I recently came across several photo albums full of my Grandma Maier’s hand-written recipes. I had borrowed them from my mother before Christmas and then put them on a shelf when I ran out of time to go through them. It was a pleasant surprise to find them.
As I flipped through the recipes, each one brought up a different memory of my grandma.
She had beautiful handwriting. Cursive that slants to the right, the angle never changing. Perfect penmanship, with extra long descenders that go right through the writing below it. She wrote slowly so she wouldn’t make mistakes. She always had a pad of paper and a pen handy. She was a note-taker, just like me, but she would be ashamed of my handwriting if she were alive to see it today.
Grandma Maier had a U-shaped kitchen, almost the same as mine, and us kids would pull up chairs to the backside of the counter in the dining room and watch her mix up a batch of something. She did all sorts of cooking, but the thing I remember most is watching her work dough. She had strong arms. She was a farmer after all. She could work dough for what seemed like hours, or at least seemed like hours to the child me. She would roll out strudel or cinnamon rolls, buns, cookies – OH, did she make cookies! But never plain old chocolate chip. Pfefferneusse, date rolls, snickerdoodles, things with raisins, things with almond extract. Vintage-y stuff.
She didn’t feed us snacks of fruit or yogurt. We ate baked goodies and pickles and saltines with butter smeared on them and drank her 7-up and Diet Rite. She re-heated hotdish or roasted meat or soup for us at mealtime. There was always kuchen for breakfast, or sweet rolls or store-bought donuts.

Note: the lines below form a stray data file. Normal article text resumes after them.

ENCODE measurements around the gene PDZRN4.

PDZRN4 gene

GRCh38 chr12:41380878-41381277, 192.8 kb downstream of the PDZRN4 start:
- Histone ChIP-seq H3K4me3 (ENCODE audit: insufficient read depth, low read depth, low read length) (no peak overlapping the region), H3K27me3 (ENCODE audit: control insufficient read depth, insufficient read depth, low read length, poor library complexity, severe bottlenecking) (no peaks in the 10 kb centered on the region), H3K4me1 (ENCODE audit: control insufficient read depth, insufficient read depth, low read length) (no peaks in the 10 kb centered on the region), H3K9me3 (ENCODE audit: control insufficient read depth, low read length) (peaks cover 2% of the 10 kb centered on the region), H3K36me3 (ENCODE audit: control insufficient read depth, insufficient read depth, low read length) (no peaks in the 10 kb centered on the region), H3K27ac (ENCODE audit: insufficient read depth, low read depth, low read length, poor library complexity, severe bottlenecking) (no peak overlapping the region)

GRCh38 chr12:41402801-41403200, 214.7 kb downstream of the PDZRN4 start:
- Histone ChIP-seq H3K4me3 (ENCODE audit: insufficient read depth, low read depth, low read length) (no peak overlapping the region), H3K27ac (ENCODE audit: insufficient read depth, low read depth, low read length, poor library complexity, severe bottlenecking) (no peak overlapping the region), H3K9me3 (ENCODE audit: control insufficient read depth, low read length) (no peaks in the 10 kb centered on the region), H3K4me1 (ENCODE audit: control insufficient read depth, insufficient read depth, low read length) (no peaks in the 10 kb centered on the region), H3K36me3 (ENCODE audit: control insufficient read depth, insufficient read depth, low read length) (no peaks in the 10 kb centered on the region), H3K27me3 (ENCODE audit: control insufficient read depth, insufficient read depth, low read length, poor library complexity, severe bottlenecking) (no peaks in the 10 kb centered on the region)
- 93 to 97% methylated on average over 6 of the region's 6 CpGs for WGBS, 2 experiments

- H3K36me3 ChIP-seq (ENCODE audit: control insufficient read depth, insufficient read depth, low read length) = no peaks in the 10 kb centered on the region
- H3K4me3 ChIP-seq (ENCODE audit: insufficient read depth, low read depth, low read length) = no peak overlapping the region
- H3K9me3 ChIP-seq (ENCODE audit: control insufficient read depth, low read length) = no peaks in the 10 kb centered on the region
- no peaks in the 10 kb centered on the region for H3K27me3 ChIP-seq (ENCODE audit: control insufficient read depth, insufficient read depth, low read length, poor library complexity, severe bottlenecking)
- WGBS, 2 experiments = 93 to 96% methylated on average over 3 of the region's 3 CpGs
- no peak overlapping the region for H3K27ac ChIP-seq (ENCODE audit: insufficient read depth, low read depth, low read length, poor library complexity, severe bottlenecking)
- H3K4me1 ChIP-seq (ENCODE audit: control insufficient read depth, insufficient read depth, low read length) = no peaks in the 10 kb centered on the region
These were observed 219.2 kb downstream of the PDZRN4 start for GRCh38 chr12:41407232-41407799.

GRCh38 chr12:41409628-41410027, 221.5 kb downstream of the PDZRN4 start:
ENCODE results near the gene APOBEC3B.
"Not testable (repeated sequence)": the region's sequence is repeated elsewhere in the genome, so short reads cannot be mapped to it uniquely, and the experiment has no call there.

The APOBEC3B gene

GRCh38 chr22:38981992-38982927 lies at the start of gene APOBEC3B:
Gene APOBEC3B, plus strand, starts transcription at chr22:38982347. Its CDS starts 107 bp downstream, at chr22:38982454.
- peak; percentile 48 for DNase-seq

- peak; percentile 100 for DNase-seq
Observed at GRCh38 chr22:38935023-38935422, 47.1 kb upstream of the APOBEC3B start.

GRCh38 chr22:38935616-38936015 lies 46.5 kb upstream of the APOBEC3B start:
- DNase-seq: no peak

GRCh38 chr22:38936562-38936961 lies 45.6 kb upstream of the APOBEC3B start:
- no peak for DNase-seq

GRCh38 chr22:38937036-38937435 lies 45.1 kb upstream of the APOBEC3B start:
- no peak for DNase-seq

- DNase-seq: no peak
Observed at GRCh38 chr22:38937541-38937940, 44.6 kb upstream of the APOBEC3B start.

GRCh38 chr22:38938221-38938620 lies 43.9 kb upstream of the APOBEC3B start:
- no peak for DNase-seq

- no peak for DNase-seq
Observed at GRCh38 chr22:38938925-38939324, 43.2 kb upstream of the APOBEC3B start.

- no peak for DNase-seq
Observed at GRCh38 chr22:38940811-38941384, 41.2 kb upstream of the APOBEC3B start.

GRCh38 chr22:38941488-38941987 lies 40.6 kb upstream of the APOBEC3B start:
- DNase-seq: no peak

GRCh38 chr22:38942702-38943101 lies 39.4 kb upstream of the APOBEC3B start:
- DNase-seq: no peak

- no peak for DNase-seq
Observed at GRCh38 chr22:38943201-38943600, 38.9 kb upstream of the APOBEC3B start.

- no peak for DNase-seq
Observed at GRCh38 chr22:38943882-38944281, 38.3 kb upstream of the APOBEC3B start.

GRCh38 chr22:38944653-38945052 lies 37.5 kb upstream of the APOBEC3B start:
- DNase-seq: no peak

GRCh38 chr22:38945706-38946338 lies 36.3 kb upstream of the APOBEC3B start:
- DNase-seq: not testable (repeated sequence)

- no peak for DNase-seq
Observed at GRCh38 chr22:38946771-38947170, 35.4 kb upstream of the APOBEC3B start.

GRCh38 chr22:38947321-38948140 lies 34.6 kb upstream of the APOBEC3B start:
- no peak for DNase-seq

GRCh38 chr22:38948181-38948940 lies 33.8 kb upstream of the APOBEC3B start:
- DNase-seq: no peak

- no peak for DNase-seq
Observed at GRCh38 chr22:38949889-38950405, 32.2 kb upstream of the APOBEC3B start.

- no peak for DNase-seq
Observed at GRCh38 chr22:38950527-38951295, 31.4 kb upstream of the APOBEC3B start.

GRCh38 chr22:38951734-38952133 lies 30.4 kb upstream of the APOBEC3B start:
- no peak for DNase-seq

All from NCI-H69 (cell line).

Holiday gatherings were a sight to behold. Food in every possible place all over the table. She served food family style, not buffet style like I do. She had a mix of modern and antique serving bowls and an endless supply of serving spoons. If ever I got a chance to sit at the grown-up table, the bowls were impossibly heavy to pass. I worried constantly about dropping the mashed potatoes, which always seemed to be in the bowl that must have belonged to her great-great grandmother.
She loved fruit in her desserts. Apples, cranberries, raisins, apricots, rhubarb, dates, and zucchini, too. She used lard and margarine. She knew the measure of a peck. She didn’t employ the chocolate chip in the same way that I do. She got many recipes from the great cooks in her life, including women farther up the family tree, her own daughters, her friends and women from the church (Mrs. Hird, Mrs. Crabtree, Mrs. Eddy A. Mayer, Mrs. Retzlaff, Mrs. Holmes, Mrs. Klima, Mrs. Davis, and on and on), and apparently Kessler’s Cafe was sharing pie recipes with anyone who asked.
I can see her now, sitting at a table in the church basement, having a conversation with someone who had been working the kitchen during the potluck, then digging in her purse for her pad and paper to take down a recipe. She wrote on un-lined paper in a flip-pad with a red cover, usually with a black ballpoint pen that you had to twist to get the ink tip out. She would write down the recipe slowly and carefully, even taking down conversational tidbits, like “Maureen always used a full 1/2 cup,” then when she finished she would tuck the notebook back into her purse and later transcribe it on a recipe card when she got home.
Here is a sampling of her recipes. Recipes are in the links, some of them quite interesting.
It’s been interesting to pore through Grandma Maier’s recipes, to take a trip down Food Avenue and Memory Lane, and yet, she is so intrinsically woven into my own kitchen. As I write, I’m sitting in a chair that came from her house after she passed. We cook in Grandma’s kettles and eat from her Corelle every single day, though I’m not sure she would be impressed with my food. I serve cake with her spatula. I strain corn with her slotted spoon. Soup, the greatest of all comfort foods, is spooned into bowls from her bright orange ladle. And I cut knoepfla dough with the same knife we used when she taught me to make knoepfla 20 years ago. I felt a sense of loss when I broke her “tea ‘n Tang” stirring stick.
Though I have all these things in my kitchen to remember my Grandma Maier, her recipes provide a real, sensory connection with her legacy. Surely her collection included recipes from generations that preceded her, too. I will be making some of her recipes in the future to make sure I always remember her and that my family can know her through her food. And someday when I leave this earth, hopefully Grandma’s recipes will still be circulating for generations to come.